Liebman Villavecchia Arquitectos
FAD 1998 Award – Selected
The house, built in the mid-19th century, had been occupied by a series of tenants in recent years, during which time additions and alterations had been made which had drastically distorted the original structure of simple squarish spaces on either side of a central staircase.
It was built of thick stone walls and a variety of traditional vaulted brick ceilings. The original sitting room on the first floor, with a balcony overlooking the street, had frescoed handkerchief ceilings. The original kitchen/dining room, also on the first floor, was adjacent to a small garden which terraced very steeply to a back street. The top floor had little more than a lookout towards the bay used as a very primitive summer sitting room. The ground floor with a wide arched door to the street was originally a storage space for sea-related artefacts: dinghies, nets, anchors etc. It also contained a water cistern as well as underground wine storage.
In our remodelling scheme particular emphasis was placed on the upper floor, the most luminous level of the house and expansive views, to the east overlooking the bay, and to the west across a landscape of hills and Mount Pení. A new insulated roof was built reusing the old terracotta tiles. The former terrace lookout was removed and a sequence of interrelated living spaces -sitting room, kitchen and dining room- were created around the existing stairwell for which a new skylight was made.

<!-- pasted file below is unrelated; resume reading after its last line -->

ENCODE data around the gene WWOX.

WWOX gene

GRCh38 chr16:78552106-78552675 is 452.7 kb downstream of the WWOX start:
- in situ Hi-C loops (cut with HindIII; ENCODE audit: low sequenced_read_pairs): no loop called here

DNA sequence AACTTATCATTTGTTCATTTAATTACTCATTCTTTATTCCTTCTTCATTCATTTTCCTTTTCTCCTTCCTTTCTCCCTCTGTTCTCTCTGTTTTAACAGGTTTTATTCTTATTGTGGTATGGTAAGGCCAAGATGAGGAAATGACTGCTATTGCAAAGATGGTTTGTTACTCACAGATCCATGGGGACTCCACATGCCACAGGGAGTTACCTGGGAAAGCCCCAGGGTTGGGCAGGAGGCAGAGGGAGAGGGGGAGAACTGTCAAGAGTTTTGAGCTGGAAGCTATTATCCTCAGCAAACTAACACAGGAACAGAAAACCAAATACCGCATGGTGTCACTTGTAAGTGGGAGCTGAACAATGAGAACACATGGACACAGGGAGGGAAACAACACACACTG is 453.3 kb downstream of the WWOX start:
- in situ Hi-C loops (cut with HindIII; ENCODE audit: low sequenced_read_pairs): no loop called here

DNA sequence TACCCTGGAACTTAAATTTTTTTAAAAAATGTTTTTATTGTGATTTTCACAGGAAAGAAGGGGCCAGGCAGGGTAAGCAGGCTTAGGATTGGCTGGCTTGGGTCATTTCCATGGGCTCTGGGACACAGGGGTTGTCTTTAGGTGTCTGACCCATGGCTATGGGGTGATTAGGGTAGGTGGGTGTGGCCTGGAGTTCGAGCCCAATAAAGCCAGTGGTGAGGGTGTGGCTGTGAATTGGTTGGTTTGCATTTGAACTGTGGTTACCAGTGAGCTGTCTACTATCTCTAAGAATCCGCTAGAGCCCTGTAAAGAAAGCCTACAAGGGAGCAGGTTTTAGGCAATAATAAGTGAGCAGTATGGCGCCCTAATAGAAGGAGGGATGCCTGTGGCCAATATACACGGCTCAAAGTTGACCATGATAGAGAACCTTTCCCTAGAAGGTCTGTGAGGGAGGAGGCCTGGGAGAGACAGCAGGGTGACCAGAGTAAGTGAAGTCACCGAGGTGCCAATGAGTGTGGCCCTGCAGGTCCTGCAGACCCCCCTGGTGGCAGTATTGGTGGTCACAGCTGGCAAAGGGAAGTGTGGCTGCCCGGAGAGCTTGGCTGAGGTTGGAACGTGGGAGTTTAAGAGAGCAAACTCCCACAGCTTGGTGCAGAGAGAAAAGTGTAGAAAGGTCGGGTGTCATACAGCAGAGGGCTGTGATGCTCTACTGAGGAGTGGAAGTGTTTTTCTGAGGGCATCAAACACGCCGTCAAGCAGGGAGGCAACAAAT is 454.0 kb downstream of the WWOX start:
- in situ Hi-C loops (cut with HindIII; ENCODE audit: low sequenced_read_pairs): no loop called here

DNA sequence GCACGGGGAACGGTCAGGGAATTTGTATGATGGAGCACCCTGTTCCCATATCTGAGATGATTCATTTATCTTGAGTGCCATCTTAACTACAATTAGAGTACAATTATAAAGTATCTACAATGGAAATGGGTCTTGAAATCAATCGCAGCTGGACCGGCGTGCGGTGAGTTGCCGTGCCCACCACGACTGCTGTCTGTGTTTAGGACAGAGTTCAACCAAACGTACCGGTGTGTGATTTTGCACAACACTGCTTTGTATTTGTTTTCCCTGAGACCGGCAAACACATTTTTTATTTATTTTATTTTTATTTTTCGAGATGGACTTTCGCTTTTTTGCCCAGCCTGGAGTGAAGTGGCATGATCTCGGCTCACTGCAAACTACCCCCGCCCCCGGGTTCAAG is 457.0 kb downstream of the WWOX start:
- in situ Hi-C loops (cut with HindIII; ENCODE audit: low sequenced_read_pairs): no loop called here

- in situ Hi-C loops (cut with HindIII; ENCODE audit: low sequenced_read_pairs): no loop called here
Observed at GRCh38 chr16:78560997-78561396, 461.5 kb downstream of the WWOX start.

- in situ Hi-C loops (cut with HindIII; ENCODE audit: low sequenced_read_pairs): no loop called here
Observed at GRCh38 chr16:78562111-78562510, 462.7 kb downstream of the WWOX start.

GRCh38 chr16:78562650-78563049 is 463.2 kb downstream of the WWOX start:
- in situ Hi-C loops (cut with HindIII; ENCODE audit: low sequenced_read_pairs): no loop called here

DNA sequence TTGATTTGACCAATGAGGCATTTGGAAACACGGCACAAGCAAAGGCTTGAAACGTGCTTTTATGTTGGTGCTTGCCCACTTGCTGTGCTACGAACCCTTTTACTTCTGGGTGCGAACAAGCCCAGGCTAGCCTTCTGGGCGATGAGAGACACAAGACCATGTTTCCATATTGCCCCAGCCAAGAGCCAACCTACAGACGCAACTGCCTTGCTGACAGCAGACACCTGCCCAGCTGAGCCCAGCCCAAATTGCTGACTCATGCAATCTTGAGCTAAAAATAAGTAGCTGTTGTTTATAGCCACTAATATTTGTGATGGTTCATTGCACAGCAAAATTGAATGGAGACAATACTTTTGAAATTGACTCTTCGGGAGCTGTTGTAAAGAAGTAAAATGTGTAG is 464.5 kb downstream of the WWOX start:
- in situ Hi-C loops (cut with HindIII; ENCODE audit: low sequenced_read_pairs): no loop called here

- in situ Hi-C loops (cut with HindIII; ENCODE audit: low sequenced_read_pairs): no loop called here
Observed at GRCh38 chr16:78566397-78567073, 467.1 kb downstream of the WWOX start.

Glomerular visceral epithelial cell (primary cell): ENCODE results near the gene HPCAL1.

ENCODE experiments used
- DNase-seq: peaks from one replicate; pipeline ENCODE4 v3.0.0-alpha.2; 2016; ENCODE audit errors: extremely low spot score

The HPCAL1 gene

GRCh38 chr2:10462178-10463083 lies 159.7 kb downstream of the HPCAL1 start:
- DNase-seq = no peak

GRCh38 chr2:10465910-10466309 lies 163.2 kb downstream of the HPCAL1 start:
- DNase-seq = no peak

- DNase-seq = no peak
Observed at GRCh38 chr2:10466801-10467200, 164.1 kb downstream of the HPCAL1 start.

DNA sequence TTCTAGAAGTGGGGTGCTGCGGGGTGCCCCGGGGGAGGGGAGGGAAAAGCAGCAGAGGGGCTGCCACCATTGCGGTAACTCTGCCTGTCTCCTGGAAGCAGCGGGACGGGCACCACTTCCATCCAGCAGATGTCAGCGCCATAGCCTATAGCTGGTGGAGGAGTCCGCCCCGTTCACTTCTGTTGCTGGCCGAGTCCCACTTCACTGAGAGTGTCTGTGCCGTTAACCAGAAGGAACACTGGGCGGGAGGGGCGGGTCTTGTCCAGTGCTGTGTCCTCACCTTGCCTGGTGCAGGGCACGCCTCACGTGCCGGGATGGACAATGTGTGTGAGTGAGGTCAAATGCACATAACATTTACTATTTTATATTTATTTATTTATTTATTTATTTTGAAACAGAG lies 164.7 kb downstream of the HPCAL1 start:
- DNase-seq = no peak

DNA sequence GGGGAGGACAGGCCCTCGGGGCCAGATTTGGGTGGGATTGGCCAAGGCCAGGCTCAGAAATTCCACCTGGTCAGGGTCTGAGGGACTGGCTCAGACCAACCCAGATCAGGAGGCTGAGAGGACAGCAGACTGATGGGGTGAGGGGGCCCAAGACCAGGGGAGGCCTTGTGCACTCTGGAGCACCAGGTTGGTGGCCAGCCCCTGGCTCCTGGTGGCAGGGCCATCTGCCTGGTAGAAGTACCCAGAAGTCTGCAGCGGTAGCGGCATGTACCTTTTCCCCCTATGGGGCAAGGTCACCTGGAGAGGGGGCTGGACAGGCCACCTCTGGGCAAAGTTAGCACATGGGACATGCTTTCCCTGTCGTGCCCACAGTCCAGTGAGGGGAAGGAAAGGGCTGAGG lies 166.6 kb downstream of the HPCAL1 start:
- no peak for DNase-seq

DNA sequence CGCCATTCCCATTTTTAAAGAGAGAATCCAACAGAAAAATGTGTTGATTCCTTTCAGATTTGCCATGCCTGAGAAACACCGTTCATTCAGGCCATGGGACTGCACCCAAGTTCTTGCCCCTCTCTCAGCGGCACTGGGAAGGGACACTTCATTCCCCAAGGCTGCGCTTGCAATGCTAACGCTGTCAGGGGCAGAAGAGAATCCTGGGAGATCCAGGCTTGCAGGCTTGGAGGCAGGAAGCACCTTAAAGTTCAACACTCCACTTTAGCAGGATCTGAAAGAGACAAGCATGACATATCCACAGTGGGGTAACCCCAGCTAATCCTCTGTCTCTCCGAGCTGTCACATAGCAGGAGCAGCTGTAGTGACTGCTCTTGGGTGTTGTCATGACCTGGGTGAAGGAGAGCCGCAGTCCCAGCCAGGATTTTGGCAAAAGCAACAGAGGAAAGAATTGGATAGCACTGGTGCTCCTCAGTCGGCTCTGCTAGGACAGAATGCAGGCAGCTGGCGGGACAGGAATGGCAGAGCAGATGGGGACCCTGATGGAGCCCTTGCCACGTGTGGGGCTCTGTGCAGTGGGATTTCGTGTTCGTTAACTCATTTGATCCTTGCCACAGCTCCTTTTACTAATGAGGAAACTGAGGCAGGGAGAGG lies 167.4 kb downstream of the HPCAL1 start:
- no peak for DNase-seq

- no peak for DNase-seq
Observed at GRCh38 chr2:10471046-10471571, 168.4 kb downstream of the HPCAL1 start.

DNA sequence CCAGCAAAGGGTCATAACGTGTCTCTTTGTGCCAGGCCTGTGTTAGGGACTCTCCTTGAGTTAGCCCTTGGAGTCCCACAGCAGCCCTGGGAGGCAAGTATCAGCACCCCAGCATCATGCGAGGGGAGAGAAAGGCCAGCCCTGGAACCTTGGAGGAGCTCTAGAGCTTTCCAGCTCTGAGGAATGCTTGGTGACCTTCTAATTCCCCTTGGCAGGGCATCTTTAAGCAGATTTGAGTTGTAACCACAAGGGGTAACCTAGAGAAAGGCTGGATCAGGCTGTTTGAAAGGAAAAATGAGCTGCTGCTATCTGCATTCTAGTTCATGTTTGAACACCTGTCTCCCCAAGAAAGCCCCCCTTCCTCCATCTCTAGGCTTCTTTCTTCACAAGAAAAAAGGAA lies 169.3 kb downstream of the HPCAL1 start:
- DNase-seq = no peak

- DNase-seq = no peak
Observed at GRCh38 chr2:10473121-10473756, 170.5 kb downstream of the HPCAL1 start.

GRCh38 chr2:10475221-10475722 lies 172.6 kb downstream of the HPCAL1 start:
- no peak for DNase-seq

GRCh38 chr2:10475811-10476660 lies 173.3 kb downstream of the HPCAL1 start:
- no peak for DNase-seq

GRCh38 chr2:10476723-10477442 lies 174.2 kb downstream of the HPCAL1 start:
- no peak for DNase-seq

While the street facade was left practically untouched, the garden facade was significantly modified to accommodate a new entry sequence from the high-level back street, through the garden and to the house’s second floor. On the first and second floors two en suite bedrooms were located, the latter of which were originally “alcoves” connected to each main space. The original kitchen on the first floor was turned into a second living area adjacent to the garden. The extensive remodelling of the garden around an existing cypress tree, with planting and stone terracing as well as steel and wooden platforms, makes possible the upper-level entry as well as the interconnection of the different garden levels.
The original house had been “carved” into the stone hillside leaving an existing gap between the building’s stone walls and the natural terrain, allowing for the creation of a new lightwell at the rear of the otherwise dark ground floor. This brick-tile vaulted space was cleared of debris and restored and is the first room encountered upon entering the house from the main street entrance.
Photographer, Michael Moran